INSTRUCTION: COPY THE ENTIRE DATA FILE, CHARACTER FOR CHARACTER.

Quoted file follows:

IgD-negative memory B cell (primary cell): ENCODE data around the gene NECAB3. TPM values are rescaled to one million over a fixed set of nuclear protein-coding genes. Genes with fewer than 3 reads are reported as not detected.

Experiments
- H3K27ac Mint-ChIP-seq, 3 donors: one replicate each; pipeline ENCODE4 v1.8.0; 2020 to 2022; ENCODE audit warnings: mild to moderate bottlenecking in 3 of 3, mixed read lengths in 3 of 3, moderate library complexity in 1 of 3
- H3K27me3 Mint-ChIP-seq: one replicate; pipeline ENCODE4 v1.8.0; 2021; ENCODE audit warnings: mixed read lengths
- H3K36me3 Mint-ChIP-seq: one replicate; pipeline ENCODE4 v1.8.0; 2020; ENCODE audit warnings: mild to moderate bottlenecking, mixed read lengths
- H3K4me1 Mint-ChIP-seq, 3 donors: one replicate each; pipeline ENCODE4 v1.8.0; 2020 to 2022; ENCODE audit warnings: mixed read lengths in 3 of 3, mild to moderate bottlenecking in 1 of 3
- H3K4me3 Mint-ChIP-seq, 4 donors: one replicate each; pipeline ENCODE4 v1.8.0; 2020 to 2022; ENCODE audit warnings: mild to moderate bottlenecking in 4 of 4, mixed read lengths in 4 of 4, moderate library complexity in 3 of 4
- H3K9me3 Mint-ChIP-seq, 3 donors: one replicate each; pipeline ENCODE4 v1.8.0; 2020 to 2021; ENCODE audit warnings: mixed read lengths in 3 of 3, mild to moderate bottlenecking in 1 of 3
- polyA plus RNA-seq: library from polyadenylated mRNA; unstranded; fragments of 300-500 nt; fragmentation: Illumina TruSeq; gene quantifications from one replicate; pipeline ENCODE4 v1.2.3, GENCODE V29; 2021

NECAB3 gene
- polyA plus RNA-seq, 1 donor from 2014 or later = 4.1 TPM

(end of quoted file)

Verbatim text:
IgD-negative memory B cell (primary cell): ENCODE data around the gene NECAB3. TPM values are rescaled to one million over a fixed set of nuclear protein-coding genes. Genes with fewer than 3 reads are reported as not detected.

Experiments
- H3K27ac Mint-ChIP-seq, 3 donors: one replicate each; pipeline ENCODE4 v1.8.0; 2020 to 2022; ENCODE audit warnings: mild to moderate bottlenecking in 3 of 3, mixed read lengths in 3 of 3, moderate library complexity in 1 of 3
- H3K27me3 Mint-ChIP-seq: one replicate; pipeline ENCODE4 v1.8.0; 2021; ENCODE audit warnings: mixed read lengths
- H3K36me3 Mint-ChIP-seq: one replicate; pipeline ENCODE4 v1.8.0; 2020; ENCODE audit warnings: mild to moderate bottlenecking, mixed read lengths
- H3K4me1 Mint-ChIP-seq, 3 donors: one replicate each; pipeline ENCODE4 v1.8.0; 2020 to 2022; ENCODE audit warnings: mixed read lengths in 3 of 3, mild to moderate bottlenecking in 1 of 3
- H3K4me3 Mint-ChIP-seq, 4 donors: one replicate each; pipeline ENCODE4 v1.8.0; 2020 to 2022; ENCODE audit warnings: mild to moderate bottlenecking in 4 of 4, mixed read lengths in 4 of 4, moderate library complexity in 3 of 4
- H3K9me3 Mint-ChIP-seq, 3 donors: one replicate each; pipeline ENCODE4 v1.8.0; 2020 to 2021; ENCODE audit warnings: mixed read lengths in 3 of 3, mild to moderate bottlenecking in 1 of 3
- polyA plus RNA-seq: library from polyadenylated mRNA; unstranded; fragments of 300-500 nt; fragmentation: Illumina TruSeq; gene quantifications from one replicate; pipeline ENCODE4 v1.2.3, GENCODE V29; 2021

NECAB3 gene
- polyA plus RNA-seq, 1 donor from 2014 or later = 4.1 TPM